Monday 26 October 2015

How I write my blog

Over the past week, I've had a few conversations about writing a blog. As a result, I thought I'd record my approach to blogging, to try and encourage a wider group of people to write. Here's how I get from idea to tweet.

No backlog

I prefer to write about things that I care about right now rather than work from a backlog of ideas. I tried a backlog of ideas once, but it didn't really work for me to have a bucket of potential topics to write from. I found the choice to be paralyzing rather than enabling.

Write to a person

I like to think of a real person who would potentially get value from my thoughts, then write the post for them. This helps me to pitch the tone of my writing - not too condescending and not too complex. I also find writing to an individual easier than writing to a generic group e.g. Bob vs. "testers who want to start blogging".

Refining loop

I write my posts by paragraph. I'll type out my ideas, almost in a train of consciousness, then go back through the words and refine them into something that reads nicely. Realising that my thoughts don't have to come out perfectly the first time has really helped me to write more freely.

Proofread in context

When I finish a post, I read through it in my blog editor. Then I also read through it in the preview version to see it in the layout that will appear on my blog. Even when I think I'm done, looking at the words in a different format will often prompt me to change phrasing and pick up spelling mistakes. It's a fresh perspective for my brain.


When I look back at my earlier blog posts, I find them pretty embarrassing. I imagine that when I look back on this post, and others of this era, I will find them embarrassing too. I feel that my writing is improving the more that I blog, so I try to keep practicing to maintain this evolution.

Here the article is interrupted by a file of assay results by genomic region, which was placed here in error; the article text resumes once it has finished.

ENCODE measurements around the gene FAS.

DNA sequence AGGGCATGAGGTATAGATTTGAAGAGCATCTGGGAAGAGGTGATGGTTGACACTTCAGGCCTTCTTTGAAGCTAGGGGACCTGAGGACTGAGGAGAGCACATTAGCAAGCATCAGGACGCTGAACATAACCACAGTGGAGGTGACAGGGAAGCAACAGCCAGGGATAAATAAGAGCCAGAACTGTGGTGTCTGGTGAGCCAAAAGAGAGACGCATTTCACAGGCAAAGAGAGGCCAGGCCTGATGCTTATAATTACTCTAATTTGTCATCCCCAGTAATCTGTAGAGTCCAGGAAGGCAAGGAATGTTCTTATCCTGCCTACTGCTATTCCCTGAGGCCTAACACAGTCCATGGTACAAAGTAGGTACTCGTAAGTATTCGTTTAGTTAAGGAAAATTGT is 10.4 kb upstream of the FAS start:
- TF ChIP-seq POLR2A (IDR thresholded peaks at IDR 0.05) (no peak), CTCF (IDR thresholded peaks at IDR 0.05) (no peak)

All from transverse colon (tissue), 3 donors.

Set goals

I have a self-imposed target of three blog posts per month. I don't always hit that target, but I find that it motivates me to write. Without this, I am prone to getting stuck in writing ruts where my head won't settle on a topic and I can't identify people who will care about what I have to say without doubt creeping in.

Pleasing everyone

What I write doesn't have to be something that everyone likes, or universally useful, or shared widely across the world. I figure, at a minimum, it's valuable to me to write my blog. I get better at writing, I work out how to articulate my ideas, I develop a voice. I find it easier to consider pleasing others as a bonus.


I always tweet when I write a blog. It's difficult for people to get any value from what I'm writing if they don't know it's there. I also like getting feedback from the community. Because sharing is circular, I also try to promote writing from others by tweeting content that I enjoy and having a list of blogs I follow on my site.

If blogging is something that you'd like to start, or you'd like to do more of, it's likely that the only thing stopping you is yourself. I hope these tips encourage you to write. I look forward to reading what you have to say.


  1. Hi, Katrina!

    Happy to be a first commenter for this post.

    Contrary to what I just said, I like your overall writing style. I re-read some of your posts not once, and it always feels nice. Even when I disagree :)

    The secret you uncovered now - “write to a person" style - is an epiphany for me; I'm going to steal it to practice myself. Thanks! :)

    I'm, too, looking at my blog as a self-development tool among other things. Funny, though, I get hundreds of visits to my pages with code snippets and only dozens to my article type pages. Do you find that your resource type pages get the most traffic over time?


    As a technical feedback: in IE11 the commenting box is just 4 lines. Very inconvenient. Actually, I'm writing my comment in notepad; then I'll paste it. If the theme allows to configure the lines to more comfortable level you may want to consider it. One barrier less for the feedback.


  2. Katrina, thanks for sharing your approach, it's really useful. I especially agree with your "Pleasing everyone" paragraph - I felt a lot more relaxed once I accepted that there will always be people who disagree with me or don't like my style of writing.

    Something I'm starting to do is I dictate the "stream of consciousness" in Google Docs (Tools > Voice Typing) or It saves me doing so much typing, and gets me to the editing part much quicker. Also, I like using